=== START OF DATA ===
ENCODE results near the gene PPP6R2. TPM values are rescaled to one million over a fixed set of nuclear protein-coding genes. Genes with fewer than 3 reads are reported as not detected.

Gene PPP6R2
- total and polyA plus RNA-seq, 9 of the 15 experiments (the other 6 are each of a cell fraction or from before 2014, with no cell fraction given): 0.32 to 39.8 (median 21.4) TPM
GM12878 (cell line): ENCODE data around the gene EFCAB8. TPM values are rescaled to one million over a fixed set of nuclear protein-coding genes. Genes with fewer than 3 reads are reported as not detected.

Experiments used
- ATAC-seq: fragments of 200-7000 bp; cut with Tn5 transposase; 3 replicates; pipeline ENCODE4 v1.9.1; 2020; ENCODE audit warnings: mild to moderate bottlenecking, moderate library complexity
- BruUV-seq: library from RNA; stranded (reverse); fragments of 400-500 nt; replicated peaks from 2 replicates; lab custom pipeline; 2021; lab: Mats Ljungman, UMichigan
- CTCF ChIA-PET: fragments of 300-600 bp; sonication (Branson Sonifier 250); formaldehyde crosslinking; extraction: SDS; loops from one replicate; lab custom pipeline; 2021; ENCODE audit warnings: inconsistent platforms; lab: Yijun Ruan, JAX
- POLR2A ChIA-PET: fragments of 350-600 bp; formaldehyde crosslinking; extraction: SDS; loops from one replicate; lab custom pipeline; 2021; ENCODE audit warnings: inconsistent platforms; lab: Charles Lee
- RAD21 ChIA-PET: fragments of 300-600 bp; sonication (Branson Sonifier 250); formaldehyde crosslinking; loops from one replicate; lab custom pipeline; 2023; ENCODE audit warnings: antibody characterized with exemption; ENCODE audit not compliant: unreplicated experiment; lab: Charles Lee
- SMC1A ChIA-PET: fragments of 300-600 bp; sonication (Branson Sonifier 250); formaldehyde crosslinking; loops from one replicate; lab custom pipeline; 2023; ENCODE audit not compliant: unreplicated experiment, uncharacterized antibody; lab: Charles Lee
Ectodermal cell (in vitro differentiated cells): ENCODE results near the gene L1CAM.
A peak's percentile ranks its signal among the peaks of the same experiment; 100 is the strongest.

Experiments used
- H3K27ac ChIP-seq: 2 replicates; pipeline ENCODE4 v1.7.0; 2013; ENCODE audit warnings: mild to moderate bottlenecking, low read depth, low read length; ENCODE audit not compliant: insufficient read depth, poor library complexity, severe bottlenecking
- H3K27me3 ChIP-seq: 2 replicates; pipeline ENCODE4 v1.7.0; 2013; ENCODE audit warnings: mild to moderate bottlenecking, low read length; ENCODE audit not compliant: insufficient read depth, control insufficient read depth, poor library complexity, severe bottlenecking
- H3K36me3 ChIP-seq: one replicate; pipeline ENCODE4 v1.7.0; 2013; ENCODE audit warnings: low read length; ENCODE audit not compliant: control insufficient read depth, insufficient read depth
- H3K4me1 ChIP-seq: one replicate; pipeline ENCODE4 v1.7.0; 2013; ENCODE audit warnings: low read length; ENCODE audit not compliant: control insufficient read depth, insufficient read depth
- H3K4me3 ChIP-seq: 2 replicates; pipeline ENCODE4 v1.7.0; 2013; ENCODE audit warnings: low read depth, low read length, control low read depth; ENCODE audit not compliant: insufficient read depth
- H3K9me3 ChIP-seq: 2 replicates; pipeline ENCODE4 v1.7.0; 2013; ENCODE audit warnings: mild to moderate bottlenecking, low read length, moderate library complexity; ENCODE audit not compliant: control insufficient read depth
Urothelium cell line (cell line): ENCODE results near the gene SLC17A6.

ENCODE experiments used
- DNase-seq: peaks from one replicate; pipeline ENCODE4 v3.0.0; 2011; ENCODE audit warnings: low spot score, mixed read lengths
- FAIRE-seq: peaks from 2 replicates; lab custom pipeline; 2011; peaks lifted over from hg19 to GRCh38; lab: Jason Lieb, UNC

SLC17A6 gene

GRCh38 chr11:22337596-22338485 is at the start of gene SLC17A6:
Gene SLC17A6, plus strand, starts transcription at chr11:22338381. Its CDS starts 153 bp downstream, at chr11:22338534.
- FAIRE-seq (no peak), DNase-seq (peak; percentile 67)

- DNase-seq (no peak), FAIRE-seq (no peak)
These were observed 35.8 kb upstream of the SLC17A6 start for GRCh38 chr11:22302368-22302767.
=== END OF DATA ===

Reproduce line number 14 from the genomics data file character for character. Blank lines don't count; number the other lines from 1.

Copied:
Experiments used